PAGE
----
A new phrase is trending in Japan: “corona-divorce.” With couples suddenly forced to share quarters nonstop, many in cramped Japanese apartments, the shelter-in-place decrees are taking a toll on matrimonial harmony.
It’s led Japanese hotel chain Kasoku to market “temporary evacuation space” for fed-up spouses. The term has traditionally been applied to shelters used during natural disasters, but now, for $40 a day, fleeing spouses can find sanctuary in one of the company’s 500 fully-furnished, WiFi-equipped rooms.
Of the 28 customers who’ve taken refuge so far, about two-thirds are disgruntled wives, Kasoku spokesman Kosuke Amano told CBS News, adding that interest in the marital escape scheme has “exceeded expectations.”
For those who “want to avoid corona-divorce at all costs,” the firm’s website lightheartedly advises, “take advantage of temporary evacuation! Before resorting to a corona-divorce, giving yourself some space is important.”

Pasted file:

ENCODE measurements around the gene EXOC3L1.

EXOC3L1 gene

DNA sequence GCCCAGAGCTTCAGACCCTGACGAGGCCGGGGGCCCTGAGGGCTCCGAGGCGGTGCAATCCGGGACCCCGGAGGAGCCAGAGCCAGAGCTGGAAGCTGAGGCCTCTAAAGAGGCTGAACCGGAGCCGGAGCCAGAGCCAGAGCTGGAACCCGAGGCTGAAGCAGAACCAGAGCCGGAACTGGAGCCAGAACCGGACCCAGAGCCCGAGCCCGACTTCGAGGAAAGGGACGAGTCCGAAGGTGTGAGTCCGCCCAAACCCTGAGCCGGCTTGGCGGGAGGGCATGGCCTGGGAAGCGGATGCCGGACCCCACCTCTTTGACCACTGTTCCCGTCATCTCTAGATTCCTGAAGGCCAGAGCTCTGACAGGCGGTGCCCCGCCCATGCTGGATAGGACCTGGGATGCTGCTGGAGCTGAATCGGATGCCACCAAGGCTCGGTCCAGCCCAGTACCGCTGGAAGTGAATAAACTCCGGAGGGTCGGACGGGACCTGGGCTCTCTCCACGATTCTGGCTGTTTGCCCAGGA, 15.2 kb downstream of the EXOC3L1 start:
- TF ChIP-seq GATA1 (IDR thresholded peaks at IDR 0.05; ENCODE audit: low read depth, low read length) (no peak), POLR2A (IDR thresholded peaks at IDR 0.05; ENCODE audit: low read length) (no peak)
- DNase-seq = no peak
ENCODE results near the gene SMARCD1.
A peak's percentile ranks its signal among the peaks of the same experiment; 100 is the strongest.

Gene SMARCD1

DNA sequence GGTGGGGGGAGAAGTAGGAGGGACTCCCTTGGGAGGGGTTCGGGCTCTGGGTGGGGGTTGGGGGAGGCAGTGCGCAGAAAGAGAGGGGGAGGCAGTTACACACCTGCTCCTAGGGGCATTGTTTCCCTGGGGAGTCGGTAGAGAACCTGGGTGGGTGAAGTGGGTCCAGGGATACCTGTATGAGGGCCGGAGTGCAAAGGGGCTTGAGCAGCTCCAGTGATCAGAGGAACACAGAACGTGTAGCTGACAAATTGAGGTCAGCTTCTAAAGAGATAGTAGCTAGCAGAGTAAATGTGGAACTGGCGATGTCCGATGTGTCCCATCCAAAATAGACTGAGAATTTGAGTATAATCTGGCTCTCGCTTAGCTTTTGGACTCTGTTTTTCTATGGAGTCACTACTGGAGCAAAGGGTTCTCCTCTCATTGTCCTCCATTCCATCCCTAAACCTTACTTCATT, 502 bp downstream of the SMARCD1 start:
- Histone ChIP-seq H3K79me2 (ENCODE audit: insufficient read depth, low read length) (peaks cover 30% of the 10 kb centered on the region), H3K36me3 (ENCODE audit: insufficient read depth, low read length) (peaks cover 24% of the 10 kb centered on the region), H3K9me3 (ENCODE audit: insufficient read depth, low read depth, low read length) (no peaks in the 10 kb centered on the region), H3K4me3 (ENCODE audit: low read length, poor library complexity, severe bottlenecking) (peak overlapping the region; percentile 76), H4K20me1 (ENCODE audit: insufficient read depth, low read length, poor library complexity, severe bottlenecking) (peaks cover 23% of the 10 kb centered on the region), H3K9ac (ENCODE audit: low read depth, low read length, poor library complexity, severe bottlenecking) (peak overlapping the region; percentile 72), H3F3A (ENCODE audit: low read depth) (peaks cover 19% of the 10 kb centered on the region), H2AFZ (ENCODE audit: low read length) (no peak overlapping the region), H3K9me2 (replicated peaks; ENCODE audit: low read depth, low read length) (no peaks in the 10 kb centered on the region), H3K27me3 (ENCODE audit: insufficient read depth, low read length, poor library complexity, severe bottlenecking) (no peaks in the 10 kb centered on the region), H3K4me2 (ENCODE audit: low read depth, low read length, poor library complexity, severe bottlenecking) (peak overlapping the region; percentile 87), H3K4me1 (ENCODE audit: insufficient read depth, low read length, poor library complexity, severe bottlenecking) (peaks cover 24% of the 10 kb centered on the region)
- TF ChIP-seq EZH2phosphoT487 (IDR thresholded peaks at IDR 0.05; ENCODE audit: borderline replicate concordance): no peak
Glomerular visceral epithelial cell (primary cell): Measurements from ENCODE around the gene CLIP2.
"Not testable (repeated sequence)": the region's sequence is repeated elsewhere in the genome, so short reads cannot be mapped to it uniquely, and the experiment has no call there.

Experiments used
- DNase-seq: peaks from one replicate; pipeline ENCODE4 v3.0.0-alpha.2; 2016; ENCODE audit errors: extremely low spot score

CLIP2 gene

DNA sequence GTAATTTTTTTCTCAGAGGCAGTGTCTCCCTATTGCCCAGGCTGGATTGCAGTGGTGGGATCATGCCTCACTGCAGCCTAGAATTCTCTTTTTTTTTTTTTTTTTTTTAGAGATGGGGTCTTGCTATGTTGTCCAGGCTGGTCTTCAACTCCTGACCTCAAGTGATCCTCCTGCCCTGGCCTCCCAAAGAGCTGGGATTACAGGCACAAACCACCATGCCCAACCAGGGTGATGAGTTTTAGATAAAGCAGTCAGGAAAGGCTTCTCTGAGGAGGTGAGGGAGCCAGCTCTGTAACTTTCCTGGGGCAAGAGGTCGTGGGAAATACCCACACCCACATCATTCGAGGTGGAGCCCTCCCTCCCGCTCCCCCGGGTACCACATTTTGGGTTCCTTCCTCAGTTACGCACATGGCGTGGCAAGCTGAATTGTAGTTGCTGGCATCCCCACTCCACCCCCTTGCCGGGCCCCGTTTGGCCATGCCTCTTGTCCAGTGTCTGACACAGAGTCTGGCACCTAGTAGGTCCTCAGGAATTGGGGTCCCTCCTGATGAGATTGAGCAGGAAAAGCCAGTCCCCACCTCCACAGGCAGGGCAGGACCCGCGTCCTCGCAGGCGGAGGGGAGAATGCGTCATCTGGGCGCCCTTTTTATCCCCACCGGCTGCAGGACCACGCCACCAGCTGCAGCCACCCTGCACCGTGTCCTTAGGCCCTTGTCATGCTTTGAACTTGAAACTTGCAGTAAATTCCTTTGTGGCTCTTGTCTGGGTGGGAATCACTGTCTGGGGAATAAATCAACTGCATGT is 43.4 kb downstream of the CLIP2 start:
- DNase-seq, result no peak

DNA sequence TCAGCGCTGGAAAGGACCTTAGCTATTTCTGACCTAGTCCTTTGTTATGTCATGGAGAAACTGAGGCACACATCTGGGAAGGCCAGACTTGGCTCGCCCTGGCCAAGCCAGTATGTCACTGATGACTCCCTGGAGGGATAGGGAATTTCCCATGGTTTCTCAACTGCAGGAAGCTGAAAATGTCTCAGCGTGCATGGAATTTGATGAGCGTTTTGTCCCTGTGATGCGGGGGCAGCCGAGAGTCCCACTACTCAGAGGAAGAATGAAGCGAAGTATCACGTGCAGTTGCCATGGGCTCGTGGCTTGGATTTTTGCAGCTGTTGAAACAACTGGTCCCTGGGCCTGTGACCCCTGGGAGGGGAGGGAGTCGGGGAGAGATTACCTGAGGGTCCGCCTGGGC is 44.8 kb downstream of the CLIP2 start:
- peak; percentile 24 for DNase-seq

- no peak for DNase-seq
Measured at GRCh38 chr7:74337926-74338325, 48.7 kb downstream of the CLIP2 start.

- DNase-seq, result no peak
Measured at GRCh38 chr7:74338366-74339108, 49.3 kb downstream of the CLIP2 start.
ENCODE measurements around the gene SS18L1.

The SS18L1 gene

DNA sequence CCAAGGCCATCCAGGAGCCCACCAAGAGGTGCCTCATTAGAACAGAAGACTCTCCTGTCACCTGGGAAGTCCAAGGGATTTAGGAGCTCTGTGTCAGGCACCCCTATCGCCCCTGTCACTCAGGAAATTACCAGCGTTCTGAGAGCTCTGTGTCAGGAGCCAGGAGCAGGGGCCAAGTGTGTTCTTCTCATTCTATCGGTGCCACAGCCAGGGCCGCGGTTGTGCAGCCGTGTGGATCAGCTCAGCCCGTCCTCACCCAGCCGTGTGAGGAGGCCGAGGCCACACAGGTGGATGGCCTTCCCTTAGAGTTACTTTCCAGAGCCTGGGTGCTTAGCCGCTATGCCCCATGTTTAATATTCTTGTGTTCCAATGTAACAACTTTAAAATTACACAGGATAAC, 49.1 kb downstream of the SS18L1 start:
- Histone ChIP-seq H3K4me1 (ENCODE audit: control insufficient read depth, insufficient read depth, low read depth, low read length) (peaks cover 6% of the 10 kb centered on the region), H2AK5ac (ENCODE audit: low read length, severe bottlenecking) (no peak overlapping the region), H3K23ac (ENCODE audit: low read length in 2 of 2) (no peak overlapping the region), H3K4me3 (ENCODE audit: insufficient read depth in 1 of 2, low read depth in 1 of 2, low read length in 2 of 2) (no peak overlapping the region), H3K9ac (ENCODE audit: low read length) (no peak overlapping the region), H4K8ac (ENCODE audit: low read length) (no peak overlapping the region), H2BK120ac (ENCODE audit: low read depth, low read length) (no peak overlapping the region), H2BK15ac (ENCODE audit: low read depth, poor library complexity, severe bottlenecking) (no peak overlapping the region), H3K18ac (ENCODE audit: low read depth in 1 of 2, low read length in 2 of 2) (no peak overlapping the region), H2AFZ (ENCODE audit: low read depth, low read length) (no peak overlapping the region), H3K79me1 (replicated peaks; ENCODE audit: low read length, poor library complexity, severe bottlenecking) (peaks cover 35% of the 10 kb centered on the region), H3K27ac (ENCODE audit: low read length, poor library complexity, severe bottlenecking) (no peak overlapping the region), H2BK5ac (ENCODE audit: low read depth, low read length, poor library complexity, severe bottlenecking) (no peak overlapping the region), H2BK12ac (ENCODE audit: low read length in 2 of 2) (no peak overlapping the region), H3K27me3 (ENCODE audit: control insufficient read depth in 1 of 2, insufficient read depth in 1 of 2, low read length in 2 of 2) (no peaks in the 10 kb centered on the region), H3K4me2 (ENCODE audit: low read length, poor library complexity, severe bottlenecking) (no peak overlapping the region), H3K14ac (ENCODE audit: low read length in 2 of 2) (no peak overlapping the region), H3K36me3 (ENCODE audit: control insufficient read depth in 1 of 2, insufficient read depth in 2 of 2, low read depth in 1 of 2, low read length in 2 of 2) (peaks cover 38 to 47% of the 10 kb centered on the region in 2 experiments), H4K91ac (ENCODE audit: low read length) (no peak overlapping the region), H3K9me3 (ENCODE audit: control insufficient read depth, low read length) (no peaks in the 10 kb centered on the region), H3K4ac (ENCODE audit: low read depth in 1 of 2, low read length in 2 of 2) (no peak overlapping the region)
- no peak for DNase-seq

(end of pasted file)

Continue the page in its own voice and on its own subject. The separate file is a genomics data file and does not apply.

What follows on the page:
The service was prompted by reports of surges in divorce and domestic violence in other countries, as residents endure weeks of lockdown to halt the spread of COVID-19.
The strain of prolonged life at home turned deadly for a Tokyo couple earlier this month. Kazuo Makino, 59, was arrested on suspicion of murdering his 57-year-old wife, apparently after she complained he wasn’t earning as much because of the epidemic.
With Japan’s official state of emergency now extended to cover the entire country, corona-divorce hotels might, sadly, be a growth industry here.